A raging sea pounded the hell out of them…Two lieutenants of the 348th Engineer Combat Bn. wandered down the beach and saw the goings on. In a minute, they were both stripped nude. And disregarding the freezing weather, and the cold water, they got a rope, had some men hold one end on the shore, and swam the other end out to the men on the hull….Begging them to hold on but a bit longer, the two lieutenants swam back to shore.

Noticing a big black rubber life raft….they had two men fetch it. They tossed it in the water, and swam it down to the sinking hull. All this among waves which towered five feet high. On the shore, we couldn’t understand how they had the energy to do it again, but, that’s the wonder that is man. It was quite a job. The men on the hull nowhere near had enough energy to help themselves. It was a job of treading water and lifting 170 pounds of water soaked man into a bobbing weaving life raft.

We filmed the whole action both in stills and movies. Close-ups, long shots, anything which would convey the feeling of what was going on. In order to make sure that we got everything, the two still men worked as a team….We photographed like mad.”

The sequence wasn’t ended when the boat returned to shore. First aid had to be given to the water logged men, who were more dead than alive. And still the two lieutenants wouldn’t relent….the ages of the officers? Yes, we asked them that too for our captions, 22 and 23.”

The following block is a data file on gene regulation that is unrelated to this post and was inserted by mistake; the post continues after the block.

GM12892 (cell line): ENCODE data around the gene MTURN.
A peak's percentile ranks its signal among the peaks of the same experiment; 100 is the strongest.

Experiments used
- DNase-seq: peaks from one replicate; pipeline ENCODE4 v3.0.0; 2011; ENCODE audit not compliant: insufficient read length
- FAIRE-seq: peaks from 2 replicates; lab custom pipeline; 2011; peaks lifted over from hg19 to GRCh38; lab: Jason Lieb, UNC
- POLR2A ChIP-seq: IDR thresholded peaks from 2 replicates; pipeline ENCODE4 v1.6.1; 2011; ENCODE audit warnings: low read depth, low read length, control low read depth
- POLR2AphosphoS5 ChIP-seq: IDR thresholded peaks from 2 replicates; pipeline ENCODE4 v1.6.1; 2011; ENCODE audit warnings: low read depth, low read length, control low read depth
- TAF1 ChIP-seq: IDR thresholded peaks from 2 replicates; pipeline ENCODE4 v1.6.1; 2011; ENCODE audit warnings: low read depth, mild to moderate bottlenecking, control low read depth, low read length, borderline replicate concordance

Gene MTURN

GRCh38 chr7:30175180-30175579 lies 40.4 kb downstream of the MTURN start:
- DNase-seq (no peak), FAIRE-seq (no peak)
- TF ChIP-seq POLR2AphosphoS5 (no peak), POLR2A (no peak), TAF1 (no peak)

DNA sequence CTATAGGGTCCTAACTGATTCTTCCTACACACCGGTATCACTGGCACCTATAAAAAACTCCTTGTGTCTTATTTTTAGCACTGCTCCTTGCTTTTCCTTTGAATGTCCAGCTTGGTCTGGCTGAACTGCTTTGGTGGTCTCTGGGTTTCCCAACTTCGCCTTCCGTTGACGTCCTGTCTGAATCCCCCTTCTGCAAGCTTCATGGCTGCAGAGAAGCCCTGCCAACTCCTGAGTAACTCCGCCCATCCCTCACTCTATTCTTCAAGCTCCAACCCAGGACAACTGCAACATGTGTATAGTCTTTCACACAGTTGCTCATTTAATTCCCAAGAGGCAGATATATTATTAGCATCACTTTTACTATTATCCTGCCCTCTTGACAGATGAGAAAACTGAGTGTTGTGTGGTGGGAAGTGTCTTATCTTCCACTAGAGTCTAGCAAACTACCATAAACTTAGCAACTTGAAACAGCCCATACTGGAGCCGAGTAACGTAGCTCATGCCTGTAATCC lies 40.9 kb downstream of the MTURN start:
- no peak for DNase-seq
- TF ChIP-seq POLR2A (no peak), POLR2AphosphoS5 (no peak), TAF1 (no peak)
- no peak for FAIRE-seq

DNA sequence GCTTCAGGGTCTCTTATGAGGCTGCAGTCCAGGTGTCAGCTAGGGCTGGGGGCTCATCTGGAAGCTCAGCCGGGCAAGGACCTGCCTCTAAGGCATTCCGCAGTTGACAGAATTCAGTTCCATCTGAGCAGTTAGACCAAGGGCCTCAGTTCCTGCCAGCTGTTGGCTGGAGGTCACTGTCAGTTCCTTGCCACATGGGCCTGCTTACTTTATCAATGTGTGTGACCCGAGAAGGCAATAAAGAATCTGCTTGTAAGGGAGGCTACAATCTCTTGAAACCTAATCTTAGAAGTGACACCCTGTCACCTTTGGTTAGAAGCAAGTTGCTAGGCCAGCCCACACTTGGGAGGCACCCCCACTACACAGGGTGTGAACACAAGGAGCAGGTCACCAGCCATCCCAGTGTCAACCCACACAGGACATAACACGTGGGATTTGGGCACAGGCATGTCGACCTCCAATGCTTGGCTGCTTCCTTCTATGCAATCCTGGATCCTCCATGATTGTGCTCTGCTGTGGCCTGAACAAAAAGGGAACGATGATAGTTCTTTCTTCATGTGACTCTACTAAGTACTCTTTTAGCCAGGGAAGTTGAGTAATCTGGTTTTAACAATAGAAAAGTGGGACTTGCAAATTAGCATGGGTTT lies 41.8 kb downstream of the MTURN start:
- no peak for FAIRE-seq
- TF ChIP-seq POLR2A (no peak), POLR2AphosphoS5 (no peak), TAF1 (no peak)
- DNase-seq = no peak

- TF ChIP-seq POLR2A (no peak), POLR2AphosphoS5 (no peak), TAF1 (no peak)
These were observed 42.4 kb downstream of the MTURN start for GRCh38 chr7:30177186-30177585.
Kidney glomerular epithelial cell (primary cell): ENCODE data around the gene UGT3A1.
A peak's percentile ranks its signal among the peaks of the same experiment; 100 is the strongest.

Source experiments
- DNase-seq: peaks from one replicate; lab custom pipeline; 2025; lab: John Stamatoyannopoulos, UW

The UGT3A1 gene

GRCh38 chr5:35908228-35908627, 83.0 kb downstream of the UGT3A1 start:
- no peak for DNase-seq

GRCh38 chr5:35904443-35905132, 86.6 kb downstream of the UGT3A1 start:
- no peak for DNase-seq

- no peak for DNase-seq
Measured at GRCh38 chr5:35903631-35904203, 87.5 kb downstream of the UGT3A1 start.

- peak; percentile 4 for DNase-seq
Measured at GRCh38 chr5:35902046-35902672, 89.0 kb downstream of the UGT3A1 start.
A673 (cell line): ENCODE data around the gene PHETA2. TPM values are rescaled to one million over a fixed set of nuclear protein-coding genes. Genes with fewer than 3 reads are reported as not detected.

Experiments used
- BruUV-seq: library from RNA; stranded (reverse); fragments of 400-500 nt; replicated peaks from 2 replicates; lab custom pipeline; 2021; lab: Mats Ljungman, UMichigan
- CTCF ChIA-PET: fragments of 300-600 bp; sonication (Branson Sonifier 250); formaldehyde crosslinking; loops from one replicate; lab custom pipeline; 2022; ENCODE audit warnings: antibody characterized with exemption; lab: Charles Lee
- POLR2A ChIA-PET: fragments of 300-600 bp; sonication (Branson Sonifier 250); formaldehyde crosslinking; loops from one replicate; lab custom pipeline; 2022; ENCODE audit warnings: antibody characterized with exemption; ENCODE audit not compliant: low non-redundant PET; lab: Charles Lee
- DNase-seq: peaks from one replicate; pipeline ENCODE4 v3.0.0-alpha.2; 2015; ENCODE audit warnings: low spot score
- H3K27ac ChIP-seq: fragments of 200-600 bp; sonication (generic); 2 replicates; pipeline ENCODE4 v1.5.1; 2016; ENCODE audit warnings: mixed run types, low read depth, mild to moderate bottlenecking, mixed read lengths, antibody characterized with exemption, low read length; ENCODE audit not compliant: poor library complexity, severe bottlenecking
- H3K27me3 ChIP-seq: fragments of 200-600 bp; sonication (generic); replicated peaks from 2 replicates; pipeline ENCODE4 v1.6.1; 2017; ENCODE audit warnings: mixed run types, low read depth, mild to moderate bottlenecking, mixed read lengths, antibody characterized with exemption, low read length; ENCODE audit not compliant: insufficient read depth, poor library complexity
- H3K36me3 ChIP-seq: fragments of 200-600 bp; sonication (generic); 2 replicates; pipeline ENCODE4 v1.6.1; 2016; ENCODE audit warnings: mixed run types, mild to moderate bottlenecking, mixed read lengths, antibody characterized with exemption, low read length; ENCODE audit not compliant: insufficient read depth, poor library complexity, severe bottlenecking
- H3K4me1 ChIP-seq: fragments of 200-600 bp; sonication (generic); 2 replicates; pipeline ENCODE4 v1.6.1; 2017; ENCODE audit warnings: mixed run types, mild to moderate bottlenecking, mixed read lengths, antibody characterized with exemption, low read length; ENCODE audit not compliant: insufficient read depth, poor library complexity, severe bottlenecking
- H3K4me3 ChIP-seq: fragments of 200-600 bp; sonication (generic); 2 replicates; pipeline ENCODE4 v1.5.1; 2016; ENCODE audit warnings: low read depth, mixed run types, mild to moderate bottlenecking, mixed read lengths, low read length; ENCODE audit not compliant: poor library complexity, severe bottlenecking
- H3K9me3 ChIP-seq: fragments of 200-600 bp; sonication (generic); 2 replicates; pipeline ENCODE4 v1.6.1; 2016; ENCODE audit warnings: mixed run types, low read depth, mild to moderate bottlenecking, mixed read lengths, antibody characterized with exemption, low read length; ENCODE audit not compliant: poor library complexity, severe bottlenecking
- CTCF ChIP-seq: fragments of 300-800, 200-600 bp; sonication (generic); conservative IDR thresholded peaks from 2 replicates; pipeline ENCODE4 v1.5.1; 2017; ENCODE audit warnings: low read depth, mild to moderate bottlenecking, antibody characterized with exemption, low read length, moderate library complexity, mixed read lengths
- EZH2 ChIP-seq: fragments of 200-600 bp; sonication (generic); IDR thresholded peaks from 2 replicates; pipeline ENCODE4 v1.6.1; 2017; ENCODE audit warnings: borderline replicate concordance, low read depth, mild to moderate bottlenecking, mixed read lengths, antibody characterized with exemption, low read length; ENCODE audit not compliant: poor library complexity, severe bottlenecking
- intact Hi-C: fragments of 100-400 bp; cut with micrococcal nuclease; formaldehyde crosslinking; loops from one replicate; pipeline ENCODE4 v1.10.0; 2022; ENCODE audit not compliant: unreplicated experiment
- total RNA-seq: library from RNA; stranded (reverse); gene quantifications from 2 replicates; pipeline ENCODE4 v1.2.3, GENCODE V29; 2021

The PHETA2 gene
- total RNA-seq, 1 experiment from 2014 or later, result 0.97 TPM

Everyone on the wounded craft survived.

WHO WERE THESE MEN?

The photo from that day, credited to Louis Weintraub, became a symbol of the American fighting man’s struggles on Bloody Omaha. But the identities of some of them have only been known to a few and very rarely published.

On Russin’s left is an unknown soldier, and the man on his right remained a mystery for decades. Until one day, a man researching the photo, George Gaadt of Sewickley, Pennsylvania, looked through a book sent to him by the Russin family. On pages 62 and 63 of “Days of Destiny: The Photographs of D-Day,” Russin or his wife had apparently marked the names of the men in the photo — Sidlowski (erroneously), Russin and a 2nd Lieutenant George Carter.

On the far right is 23-year-old First Lieutenant Morris Selfe of Brooklyn (wearing glasses). Incidentally, he and Sidlowski, a fellow Brooklynite, became lifelong friends after meeting that day. On the way in to Omaha on June 6, the landing craft Selfe was in was struck by a 20 mm German round that knocked out the steering. It missed him by about 18 inches.

When he disembarked, the Germans kept destroying the flags used to mark the beach for the landing craft pilots. Selfe worked to demolish enemy fortifications, helped pick up anti-personnel mines and cut gaps in barbed wire.

On D-Day +1, he swam out to help rescue 24 soldiers stranded in a landing craft about 200 yards offshore. Then, he moved on to a second LCP and fastened a lifeline to the beach. A strong current forced him to swim in a direction to the side of the crafts, just so he could let the current pull him sideways to reach a third stranded craft.

“The experience of D-Day 1 and 2 was the roar and sound of artillery from our boats, German field artillery, nonstop machine gun fire, explosions of bombs and mines, the land crafts engines churning to get out, the silence of the men around you praying,” Selfe said. “The noise of the water crashing against the sides of the metal ramp.”